The main themes in Night are death, God and religion, and sanity and insanity.
- Death: The death camps represent a perversion of the social, cultural, and religious significance of death. Rather than treating death with dignity and allowing proper time for mourning, the death camps force people to focus solely on their own survival.
- God and Religion: Night tells the story of Elie’s changing relationship with God and religion as he struggles to make sense of the horror of the Holocaust.
- Sanity and insanity: Madame Schacter and Idek the Kapo serve as examples of the madness of the Holocaust.
Last Updated March 29, 2023.
Simply because of his faith and ancestry, Eliezer is forced to endure unfathomable suffering. He finds himself isolated from the eyes of the world and without any real hope that humanity will rise up and come to his aid. While imprisoned, he witnesses the murder of those who dare to cross the Nazi regime; recounting one particularly haunting memory, he describes the agonizing death of a young child who slowly suffocates while Eliezer and the other prisoners are forced to watch.
Eliezer and his father are stripped of their humanity, forced to endure physical inspections while naked, and constantly uncertain if they will be able to prove themselves worthy of the forced labor camps. From the moment they arrive in the camps, the smell of burning flesh rising from the nearby crematoriums is a tangible, omnipresent threat. Watching the smoke as it twines through the camp, they are constantly reminded of the precariousness of their position, an ever-present fear that the Nazis use to further torment those imprisoned.
Throughout the narrative, human life is routinely extinguished because of ability, gender, age, and for purposes of “medical” experimentation. Those who are imprisoned die from disease, starvation, a bitterly cold environment, hopelessness, and extreme mistreatment. Throughout the narrative, Eliezer describes the abject depths of human suffering, yet throughout it all, the SS guards who keep them imprisoned remain indifferent to the widespread anguish they so readily facilitate.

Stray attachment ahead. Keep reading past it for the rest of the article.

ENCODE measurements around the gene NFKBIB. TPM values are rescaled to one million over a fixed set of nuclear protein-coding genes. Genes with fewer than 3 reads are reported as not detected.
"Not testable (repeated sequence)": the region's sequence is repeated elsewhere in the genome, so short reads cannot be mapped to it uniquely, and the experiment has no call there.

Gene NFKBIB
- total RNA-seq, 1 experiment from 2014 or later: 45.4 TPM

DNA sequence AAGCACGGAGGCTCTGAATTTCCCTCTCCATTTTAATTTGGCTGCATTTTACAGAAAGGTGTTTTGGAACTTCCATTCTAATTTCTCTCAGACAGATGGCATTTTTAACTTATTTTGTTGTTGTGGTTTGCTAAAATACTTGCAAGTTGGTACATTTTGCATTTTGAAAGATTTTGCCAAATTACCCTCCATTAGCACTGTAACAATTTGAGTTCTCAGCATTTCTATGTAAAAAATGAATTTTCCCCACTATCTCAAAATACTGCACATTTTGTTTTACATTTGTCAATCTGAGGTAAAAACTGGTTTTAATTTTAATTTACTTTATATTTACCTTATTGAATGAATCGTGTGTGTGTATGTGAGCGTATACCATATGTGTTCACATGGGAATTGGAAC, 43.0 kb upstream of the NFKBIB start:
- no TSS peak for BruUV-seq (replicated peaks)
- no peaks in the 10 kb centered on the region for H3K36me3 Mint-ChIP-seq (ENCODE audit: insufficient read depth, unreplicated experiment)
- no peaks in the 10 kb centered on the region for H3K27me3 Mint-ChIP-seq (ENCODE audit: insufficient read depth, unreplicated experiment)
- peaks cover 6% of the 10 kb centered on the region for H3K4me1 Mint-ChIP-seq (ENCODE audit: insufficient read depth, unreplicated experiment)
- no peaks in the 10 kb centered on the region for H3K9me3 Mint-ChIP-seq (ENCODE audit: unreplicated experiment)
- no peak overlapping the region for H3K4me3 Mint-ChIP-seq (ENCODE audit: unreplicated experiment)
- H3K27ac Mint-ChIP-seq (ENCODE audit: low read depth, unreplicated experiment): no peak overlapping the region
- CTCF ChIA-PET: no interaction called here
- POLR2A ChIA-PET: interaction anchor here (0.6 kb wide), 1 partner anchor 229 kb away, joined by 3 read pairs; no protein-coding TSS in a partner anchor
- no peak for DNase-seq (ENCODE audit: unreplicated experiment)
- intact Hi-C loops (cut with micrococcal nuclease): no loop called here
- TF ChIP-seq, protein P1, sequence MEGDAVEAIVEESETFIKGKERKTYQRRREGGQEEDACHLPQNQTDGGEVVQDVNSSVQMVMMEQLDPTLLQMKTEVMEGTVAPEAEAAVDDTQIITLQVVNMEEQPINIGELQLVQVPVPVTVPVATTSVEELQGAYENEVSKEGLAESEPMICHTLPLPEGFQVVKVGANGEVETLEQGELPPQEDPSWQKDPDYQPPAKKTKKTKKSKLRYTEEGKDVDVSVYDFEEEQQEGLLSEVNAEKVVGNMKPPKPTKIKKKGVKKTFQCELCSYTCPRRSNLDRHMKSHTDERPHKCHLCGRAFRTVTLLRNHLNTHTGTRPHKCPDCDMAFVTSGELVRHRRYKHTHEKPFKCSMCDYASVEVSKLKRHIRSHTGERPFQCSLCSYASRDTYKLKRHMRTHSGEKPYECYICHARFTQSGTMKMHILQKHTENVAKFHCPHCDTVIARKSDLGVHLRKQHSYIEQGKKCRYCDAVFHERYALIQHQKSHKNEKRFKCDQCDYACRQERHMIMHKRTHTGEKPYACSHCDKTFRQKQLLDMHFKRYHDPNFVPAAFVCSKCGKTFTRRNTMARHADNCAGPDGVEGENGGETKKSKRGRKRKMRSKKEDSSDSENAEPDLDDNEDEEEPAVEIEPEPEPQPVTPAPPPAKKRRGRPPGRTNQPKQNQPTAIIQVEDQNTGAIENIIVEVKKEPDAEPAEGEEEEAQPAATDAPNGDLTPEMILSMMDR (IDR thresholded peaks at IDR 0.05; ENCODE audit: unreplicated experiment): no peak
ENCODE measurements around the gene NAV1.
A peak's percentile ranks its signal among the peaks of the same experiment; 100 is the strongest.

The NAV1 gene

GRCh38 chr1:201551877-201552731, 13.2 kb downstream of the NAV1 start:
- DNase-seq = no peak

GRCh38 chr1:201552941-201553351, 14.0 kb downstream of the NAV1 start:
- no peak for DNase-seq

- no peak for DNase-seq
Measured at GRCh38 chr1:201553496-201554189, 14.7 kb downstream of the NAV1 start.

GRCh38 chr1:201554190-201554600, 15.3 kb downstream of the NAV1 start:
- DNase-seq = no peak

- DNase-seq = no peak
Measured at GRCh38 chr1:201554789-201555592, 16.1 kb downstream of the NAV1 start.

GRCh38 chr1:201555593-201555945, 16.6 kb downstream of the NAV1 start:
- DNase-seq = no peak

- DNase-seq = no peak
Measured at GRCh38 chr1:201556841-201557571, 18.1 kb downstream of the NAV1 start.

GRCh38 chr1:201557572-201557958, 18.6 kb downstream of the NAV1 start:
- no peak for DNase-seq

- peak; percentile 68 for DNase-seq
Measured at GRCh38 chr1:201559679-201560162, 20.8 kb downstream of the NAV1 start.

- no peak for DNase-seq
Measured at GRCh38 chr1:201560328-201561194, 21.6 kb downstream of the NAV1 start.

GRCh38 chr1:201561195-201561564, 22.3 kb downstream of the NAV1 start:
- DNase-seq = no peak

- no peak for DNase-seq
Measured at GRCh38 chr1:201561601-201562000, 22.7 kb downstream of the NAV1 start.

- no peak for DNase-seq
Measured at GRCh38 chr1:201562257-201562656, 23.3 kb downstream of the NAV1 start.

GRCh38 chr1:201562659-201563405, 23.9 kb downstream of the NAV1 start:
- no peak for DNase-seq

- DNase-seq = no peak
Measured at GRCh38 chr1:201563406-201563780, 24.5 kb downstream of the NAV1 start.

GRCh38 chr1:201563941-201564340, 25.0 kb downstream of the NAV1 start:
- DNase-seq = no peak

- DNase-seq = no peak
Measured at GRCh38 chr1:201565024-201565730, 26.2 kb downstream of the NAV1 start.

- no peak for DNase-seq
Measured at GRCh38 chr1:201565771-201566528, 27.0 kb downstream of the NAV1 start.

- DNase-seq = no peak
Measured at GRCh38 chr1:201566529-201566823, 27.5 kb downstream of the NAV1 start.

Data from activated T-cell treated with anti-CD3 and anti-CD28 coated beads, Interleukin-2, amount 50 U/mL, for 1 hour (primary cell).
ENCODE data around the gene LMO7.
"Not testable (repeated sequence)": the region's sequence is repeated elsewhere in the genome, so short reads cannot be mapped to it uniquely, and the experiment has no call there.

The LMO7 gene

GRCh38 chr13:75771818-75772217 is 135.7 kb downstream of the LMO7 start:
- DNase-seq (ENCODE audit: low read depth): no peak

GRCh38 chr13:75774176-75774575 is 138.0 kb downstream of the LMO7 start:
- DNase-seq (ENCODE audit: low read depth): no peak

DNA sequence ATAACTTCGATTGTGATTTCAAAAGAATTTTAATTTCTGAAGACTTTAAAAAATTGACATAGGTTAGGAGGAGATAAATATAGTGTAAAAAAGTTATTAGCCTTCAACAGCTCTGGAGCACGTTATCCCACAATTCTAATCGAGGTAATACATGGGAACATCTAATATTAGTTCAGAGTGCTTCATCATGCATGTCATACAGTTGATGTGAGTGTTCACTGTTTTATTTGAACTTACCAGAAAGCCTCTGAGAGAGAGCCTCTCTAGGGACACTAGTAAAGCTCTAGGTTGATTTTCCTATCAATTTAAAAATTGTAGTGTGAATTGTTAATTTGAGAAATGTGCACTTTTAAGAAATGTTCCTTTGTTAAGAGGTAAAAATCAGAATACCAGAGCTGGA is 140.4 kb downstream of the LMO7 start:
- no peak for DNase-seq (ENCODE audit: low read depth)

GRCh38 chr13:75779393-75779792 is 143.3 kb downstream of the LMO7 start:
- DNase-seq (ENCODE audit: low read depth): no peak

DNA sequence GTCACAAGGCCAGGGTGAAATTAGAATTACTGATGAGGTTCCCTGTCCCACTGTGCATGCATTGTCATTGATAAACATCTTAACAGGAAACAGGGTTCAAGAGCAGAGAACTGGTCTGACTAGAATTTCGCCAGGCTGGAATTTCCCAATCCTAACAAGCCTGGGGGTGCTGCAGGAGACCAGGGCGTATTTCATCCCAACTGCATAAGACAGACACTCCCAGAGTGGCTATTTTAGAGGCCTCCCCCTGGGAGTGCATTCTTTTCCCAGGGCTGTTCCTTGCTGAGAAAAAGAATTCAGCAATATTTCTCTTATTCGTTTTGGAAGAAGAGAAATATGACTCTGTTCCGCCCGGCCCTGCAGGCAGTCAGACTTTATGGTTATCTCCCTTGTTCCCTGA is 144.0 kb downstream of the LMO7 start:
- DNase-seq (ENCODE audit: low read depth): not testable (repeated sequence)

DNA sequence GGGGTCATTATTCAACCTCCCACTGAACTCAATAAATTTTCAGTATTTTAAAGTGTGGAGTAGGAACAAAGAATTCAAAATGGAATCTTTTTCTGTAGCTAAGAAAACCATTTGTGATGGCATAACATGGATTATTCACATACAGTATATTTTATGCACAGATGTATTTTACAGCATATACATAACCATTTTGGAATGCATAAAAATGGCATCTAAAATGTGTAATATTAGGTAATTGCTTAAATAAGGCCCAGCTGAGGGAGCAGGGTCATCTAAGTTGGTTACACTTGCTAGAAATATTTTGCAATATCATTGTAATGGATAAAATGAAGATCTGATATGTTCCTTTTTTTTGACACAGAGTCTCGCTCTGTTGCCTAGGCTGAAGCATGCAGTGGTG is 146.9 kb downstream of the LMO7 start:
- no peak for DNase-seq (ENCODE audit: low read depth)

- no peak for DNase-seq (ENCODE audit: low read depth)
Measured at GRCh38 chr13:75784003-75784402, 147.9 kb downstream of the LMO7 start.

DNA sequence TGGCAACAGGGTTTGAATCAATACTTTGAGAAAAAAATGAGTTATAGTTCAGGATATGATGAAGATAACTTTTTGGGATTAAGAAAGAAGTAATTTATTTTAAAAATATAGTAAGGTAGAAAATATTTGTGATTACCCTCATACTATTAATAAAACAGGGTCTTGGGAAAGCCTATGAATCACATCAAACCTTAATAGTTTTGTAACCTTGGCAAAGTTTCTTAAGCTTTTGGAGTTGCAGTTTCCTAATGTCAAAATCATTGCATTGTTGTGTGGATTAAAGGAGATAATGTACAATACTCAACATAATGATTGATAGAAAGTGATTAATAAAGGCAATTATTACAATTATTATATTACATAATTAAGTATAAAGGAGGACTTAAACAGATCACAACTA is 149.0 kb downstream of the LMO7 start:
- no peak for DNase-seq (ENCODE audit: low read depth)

The Strength of Family
After he is separated from his mother and sisters, Eliezer commits himself to being a dependable and steadfast son to his father. The two work together, sharing their meager food rations when one of them is particularly weak and finding ways to remain together when so many families are separated. When Eliezer witnesses other sons abandoning their fathers to improve their own circumstances, he becomes resolute in his desire to remain faithful. He fervently prays for God to give him the strength to never do what those sons have done.
During one excruciatingly difficult march, Eliezer wants to give up and just “slide to the side of the road” where he can die; when he looks at his exhausted father forging resolutely on, Eliezer finds the determination to continue marching, believing that he has “no right to let himself die” and leave his already-weak father alone. When his father feels that he simply “can’t go on” because he is getting too weak, Eliezer remains by his father’s side, trying to navigate his medical care as best as possible with limited resources.
Unable to locate medical treatment, Eliezer attempts to relieve his father’s extreme thirst by locating water; he is tormented by his father’s desperation for relief, which conflicts with the medical reality that water will only create further physical discomfort. Together, Eliezer and his father face unfathomable challenges and endure relentless abuse; however, the bond they share and their commitment to helping each other survive bring glimpses of humanity and tenderness into their bleak existence. Their devotion to each other offers a sense of hope and encourages them in their efforts to survive multiple rounds of selection, abuse, and mental anguish.
Faith and Doubt
When Eliezer is thirteen, he is committed to his faith, studying the Talmud during the day and crying at the synagogue each night. He locates a mentor to guide him through what he believes, based on his limited life experience, to be some of the more challenging questions of Judaism. When Moishe the Beadle asks young Eliezer why he prays, Eliezer considers it a “strange question” because he’s never really considered it before. Because of...
(This entire section contains 804 words.)
the cruelty and inhumanity he experiences while imprisoned, Eliezer begins to question the God he has always believed in.
As he witnesses his fellow prisoners turned into smoke “under a silent sky,” he believes that those same flames have “consumed his faith forever.” After witnessing the execution of a young child, Eliezer’s faith is again shaken as he reflects that God must also be “hanging…from [the] gallows.” On Yom Kippur, Eliezer chooses not to fast, as tradition would indicate, because he refuses to accept the “silence” from a God who would allow such suffering. Even Akiba Drumer, who attempts to encourage the prisoners to be steadfast in their faith, eventually proclaims that “it’s over” because “God is no longer with [them].”
The horrors Eliezer witnesses and endures while imprisoned force him to examine the foundation of his beliefs. Instead of finding comfort in faith, Eliezer is angered by the apparent absence of God within the concentration camps. Because he develops such anger toward God during his imprisonment, there is a sense that young Eliezer has not completely lost faith that God exists but is instead questioning the nature of the God he has always believed in.